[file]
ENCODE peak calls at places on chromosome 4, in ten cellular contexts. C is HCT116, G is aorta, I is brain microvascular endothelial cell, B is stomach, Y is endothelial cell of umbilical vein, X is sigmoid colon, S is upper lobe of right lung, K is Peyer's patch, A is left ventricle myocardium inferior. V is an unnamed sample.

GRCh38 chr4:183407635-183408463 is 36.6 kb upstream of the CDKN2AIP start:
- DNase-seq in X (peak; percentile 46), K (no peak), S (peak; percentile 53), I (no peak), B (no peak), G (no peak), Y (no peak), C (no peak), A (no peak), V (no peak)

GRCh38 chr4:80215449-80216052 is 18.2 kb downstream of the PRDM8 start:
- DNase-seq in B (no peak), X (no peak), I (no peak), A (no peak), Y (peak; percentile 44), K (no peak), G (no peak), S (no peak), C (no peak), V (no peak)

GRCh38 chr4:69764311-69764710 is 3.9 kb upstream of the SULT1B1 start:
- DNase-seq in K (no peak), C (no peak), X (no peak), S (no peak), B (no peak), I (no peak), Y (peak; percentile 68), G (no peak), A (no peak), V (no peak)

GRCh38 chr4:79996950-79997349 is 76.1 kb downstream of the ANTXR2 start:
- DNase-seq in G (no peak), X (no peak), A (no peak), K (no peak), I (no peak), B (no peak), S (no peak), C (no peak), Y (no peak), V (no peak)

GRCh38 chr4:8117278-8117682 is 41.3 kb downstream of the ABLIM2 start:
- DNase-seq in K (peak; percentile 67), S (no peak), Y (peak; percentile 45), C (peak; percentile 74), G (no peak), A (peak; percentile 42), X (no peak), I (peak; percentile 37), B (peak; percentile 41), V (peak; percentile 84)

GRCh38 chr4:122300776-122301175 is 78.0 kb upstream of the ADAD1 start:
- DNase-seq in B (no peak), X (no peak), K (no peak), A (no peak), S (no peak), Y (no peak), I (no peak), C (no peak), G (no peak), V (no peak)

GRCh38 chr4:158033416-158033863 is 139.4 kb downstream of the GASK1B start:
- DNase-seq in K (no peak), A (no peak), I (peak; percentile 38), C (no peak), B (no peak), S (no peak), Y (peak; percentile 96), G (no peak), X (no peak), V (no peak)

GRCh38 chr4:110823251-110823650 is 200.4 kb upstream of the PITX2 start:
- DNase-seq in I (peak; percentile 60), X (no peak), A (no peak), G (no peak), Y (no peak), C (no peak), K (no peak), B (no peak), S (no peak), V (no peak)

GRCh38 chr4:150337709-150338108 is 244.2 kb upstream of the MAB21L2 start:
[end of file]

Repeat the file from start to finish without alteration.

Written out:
ENCODE peak calls at places on chromosome 4, in ten cellular contexts. C is HCT116, G is aorta, I is brain microvascular endothelial cell, B is stomach, Y is endothelial cell of umbilical vein, X is sigmoid colon, S is upper lobe of right lung, K is Peyer's patch, A is left ventricle myocardium inferior. V is an unnamed sample.

GRCh38 chr4:183407635-183408463 is 36.6 kb upstream of the CDKN2AIP start:
- DNase-seq in X (peak; percentile 46), K (no peak), S (peak; percentile 53), I (no peak), B (no peak), G (no peak), Y (no peak), C (no peak), A (no peak), V (no peak)

GRCh38 chr4:80215449-80216052 is 18.2 kb downstream of the PRDM8 start:
- DNase-seq in B (no peak), X (no peak), I (no peak), A (no peak), Y (peak; percentile 44), K (no peak), G (no peak), S (no peak), C (no peak), V (no peak)

GRCh38 chr4:69764311-69764710 is 3.9 kb upstream of the SULT1B1 start:
- DNase-seq in K (no peak), C (no peak), X (no peak), S (no peak), B (no peak), I (no peak), Y (peak; percentile 68), G (no peak), A (no peak), V (no peak)

GRCh38 chr4:79996950-79997349 is 76.1 kb downstream of the ANTXR2 start:
- DNase-seq in G (no peak), X (no peak), A (no peak), K (no peak), I (no peak), B (no peak), S (no peak), C (no peak), Y (no peak), V (no peak)

GRCh38 chr4:8117278-8117682 is 41.3 kb downstream of the ABLIM2 start:
- DNase-seq in K (peak; percentile 67), S (no peak), Y (peak; percentile 45), C (peak; percentile 74), G (no peak), A (peak; percentile 42), X (no peak), I (peak; percentile 37), B (peak; percentile 41), V (peak; percentile 84)

GRCh38 chr4:122300776-122301175 is 78.0 kb upstream of the ADAD1 start:
- DNase-seq in B (no peak), X (no peak), K (no peak), A (no peak), S (no peak), Y (no peak), I (no peak), C (no peak), G (no peak), V (no peak)

GRCh38 chr4:158033416-158033863 is 139.4 kb downstream of the GASK1B start:
- DNase-seq in K (no peak), A (no peak), I (peak; percentile 38), C (no peak), B (no peak), S (no peak), Y (peak; percentile 96), G (no peak), X (no peak), V (no peak)

GRCh38 chr4:110823251-110823650 is 200.4 kb upstream of the PITX2 start:
- DNase-seq in I (peak; percentile 60), X (no peak), A (no peak), G (no peak), Y (no peak), C (no peak), K (no peak), B (no peak), S (no peak), V (no peak)

GRCh38 chr4:150337709-150338108 is 244.2 kb upstream of the MAB21L2 start: